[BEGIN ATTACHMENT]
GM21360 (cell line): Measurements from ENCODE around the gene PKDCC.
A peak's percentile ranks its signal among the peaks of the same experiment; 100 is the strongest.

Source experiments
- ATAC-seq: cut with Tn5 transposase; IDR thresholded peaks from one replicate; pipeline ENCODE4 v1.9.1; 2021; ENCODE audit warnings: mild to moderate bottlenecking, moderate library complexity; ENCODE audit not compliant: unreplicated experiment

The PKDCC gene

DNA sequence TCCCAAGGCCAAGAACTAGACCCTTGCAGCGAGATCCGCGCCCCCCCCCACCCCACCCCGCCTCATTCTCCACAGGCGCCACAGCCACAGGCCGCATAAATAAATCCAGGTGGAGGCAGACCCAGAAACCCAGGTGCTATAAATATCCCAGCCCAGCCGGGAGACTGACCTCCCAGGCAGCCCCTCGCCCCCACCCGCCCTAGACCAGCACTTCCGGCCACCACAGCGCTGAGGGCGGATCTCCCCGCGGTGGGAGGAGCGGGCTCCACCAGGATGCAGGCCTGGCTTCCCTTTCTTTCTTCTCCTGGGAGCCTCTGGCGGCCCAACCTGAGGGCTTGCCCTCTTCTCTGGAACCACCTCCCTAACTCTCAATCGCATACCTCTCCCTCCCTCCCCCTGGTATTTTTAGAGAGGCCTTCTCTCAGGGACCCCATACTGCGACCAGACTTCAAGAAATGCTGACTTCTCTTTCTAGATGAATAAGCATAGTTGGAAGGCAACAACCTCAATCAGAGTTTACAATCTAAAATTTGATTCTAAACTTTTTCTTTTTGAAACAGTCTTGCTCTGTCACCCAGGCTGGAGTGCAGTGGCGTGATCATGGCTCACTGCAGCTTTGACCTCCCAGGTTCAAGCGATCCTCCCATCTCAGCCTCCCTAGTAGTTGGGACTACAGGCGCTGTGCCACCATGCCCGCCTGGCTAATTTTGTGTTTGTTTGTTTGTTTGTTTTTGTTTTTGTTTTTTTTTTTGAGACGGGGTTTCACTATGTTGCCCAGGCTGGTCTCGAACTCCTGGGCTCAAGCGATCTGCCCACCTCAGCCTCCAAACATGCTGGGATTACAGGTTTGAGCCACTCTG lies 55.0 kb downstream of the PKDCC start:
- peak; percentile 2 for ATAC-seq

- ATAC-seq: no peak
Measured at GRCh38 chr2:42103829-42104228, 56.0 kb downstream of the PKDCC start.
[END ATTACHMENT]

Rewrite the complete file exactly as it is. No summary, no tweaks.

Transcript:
GM21360 (cell line): Measurements from ENCODE around the gene PKDCC.
A peak's percentile ranks its signal among the peaks of the same experiment; 100 is the strongest.

Source experiments
- ATAC-seq: cut with Tn5 transposase; IDR thresholded peaks from one replicate; pipeline ENCODE4 v1.9.1; 2021; ENCODE audit warnings: mild to moderate bottlenecking, moderate library complexity; ENCODE audit not compliant: unreplicated experiment

The PKDCC gene

DNA sequence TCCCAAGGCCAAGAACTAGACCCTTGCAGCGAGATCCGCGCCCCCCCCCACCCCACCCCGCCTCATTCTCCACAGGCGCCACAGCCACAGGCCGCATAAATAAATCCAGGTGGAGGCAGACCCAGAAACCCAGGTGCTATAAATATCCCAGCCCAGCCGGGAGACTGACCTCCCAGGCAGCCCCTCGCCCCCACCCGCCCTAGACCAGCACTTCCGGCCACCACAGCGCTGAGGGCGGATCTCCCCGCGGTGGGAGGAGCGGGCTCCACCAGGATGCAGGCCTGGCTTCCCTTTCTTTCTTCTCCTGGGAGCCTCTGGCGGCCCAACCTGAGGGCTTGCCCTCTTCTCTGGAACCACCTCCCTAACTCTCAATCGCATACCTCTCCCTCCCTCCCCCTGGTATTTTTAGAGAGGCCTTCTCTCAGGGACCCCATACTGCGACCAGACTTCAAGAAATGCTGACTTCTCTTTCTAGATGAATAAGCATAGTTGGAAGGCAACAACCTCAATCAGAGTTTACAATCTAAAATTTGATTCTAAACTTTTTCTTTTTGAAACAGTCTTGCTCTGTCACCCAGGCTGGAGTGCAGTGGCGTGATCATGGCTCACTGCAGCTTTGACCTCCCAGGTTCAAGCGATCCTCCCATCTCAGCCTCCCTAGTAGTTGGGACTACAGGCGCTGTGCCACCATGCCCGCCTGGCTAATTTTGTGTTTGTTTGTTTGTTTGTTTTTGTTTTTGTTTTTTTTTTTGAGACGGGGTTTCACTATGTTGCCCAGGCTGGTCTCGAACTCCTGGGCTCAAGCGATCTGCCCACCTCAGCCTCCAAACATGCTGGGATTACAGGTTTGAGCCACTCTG lies 55.0 kb downstream of the PKDCC start:
- peak; percentile 2 for ATAC-seq

- ATAC-seq: no peak
Measured at GRCh38 chr2:42103829-42104228, 56.0 kb downstream of the PKDCC start.